While Otis Carr was working on his spaceship, George Adamski photographed this Venusian "scoutship" -- in actuality a small model patterned after a craft proposed by space-travel theorist Mason Rose -- at his Palomar Garden, California, home on December 13, 1952.

Intercontinental U.F.O. Galactic Spacecraft Research and Analytic Network Archives

To hear him tell it, Otis T. Carr was the smartest man since Isaac Newton, Albert Einstein, and Nikola Tesla. Not only that but Tesla, the great electricity genius and Thomas Edison contemporary, had confided some of his deepest secrets to Carr when the latter worked as a young hotel clerk in New York City in the 1920s.

­In the mid-1950s, with Tesla long gone, Carr was ready to tell the world and collect the rewards. He founded OTC Enterprises, hired a fast-talking business manager named Norman Colton, and set out to secure funding for a "fourth dimensional space vehicle" powered by a "revolutionary Utron Electric Accumulator." The saucer-shaped OTC-X1 would undergo its first flight in April 1959 and the following December go on all the way to the moon.

Carr and Colton secured hundreds of thousands of dollars from wealthy investors and contactee-oriented saucer fans, including Warren Goetz, who claimed to be an actual space person, having materialized as a baby in his (Earth) mother's arms while a saucer hovered overhead. Another associate, Margaret Storm, wrote a biography of Tesla, who turns out to have been a Venusian. To skeptics Carr was a shameless spouter of double-talk and baffle-gab. As one observer put it, "For all most people know, he might well be a great scientist. After all, he is completely unintelligible, isn't he?"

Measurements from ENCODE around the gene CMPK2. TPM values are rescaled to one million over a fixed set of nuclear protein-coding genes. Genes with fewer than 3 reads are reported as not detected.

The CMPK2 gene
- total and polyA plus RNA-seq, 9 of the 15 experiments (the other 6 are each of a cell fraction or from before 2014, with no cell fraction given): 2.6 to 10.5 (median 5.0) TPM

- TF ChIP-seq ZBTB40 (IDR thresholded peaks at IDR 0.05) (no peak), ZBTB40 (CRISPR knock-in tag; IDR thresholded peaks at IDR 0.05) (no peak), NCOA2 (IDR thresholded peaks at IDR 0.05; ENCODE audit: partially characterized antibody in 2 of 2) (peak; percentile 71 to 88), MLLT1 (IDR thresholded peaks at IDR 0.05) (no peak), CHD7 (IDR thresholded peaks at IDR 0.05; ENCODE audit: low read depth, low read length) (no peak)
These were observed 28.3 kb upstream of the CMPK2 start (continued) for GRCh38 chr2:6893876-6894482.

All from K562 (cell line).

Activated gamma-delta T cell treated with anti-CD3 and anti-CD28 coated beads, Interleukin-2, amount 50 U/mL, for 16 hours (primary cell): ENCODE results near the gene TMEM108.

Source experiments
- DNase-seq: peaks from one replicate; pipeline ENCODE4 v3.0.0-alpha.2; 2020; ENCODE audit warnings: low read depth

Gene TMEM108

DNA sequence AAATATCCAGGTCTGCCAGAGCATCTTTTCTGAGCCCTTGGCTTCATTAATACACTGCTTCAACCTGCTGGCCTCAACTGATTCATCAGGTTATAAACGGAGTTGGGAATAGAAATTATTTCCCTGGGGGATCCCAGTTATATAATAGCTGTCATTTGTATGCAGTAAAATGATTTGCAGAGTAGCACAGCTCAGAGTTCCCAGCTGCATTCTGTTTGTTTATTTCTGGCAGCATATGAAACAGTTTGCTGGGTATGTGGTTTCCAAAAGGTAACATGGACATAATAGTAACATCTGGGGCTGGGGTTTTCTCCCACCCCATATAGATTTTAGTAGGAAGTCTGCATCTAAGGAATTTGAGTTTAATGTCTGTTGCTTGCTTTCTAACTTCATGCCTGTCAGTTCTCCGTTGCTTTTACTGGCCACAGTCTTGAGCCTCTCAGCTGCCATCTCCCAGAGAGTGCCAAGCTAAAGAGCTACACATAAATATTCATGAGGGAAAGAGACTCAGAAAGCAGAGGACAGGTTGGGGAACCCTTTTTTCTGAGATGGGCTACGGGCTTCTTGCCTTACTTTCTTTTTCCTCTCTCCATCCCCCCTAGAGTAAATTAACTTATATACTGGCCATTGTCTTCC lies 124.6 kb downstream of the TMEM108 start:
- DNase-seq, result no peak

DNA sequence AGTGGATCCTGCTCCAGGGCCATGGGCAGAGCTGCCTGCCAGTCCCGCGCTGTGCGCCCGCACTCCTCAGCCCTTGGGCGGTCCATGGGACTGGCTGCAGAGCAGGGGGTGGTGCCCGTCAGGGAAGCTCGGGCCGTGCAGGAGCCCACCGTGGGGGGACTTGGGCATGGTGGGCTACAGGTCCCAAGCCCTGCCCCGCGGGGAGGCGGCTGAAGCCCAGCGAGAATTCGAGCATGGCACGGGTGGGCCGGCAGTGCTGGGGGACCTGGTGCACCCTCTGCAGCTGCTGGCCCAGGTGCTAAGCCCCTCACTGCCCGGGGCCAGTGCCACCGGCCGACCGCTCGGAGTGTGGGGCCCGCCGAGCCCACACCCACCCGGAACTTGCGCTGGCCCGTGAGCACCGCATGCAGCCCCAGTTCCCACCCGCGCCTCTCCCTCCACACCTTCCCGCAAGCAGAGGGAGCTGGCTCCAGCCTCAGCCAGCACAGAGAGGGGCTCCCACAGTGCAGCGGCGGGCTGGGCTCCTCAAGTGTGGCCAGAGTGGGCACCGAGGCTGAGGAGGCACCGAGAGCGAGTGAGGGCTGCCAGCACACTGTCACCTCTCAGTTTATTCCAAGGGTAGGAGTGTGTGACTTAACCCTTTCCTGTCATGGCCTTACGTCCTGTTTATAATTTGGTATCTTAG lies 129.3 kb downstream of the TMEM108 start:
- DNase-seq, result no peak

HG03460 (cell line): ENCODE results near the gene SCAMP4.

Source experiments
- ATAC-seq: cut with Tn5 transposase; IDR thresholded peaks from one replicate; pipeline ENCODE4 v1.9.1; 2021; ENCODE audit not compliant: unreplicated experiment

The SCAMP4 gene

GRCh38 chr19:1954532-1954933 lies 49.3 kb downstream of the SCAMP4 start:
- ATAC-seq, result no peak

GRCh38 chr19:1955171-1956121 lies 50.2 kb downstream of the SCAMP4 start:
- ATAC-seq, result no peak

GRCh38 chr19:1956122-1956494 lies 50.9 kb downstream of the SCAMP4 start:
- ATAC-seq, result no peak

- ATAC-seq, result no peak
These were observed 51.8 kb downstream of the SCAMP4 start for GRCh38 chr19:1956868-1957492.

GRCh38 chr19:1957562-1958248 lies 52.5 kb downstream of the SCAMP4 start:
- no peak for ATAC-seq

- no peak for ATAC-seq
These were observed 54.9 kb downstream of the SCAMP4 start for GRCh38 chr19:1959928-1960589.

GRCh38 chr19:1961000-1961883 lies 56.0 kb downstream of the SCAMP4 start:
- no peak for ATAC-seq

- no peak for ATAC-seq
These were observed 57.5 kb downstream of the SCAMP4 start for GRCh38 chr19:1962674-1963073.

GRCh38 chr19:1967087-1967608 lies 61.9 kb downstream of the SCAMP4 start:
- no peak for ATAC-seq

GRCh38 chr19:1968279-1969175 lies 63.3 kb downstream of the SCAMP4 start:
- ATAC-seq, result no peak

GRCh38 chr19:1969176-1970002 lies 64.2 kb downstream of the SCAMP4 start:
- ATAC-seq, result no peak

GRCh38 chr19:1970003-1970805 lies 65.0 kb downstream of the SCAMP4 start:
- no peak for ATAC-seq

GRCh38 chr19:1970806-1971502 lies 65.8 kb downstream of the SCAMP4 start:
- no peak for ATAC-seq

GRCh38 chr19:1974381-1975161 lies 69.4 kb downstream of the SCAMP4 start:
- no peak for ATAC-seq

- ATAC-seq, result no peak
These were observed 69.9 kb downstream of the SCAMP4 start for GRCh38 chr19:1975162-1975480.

On Sunday, April 19, 1959, while crowds gathered at an amusement park in Oklahoma City to watch the OTC-X1's maiden flight, Carr suddenly contracted a mysterious illness and had to be hospitalized. He mumbled something about a "mercury leak," but burly guards kept reporters who wanted to check for themselves out of the plant where the craft supposedly was being constructed. One who managed to catch a glimpse saw only a jumble of disconnected wires and parts-nothing that looked remotely like a functioning aircraft.

The OTC-X1 never went to the moon, but Carr went to prison for selling stock illegally. He died penniless years later in a Pittsburgh slum. Colton, who had skipped out of Oklahoma a step ahead of the authorities, formed the Millennium Agency, which sold stock in machines "operated entirely by environmental gravitic forces." They never flew either.

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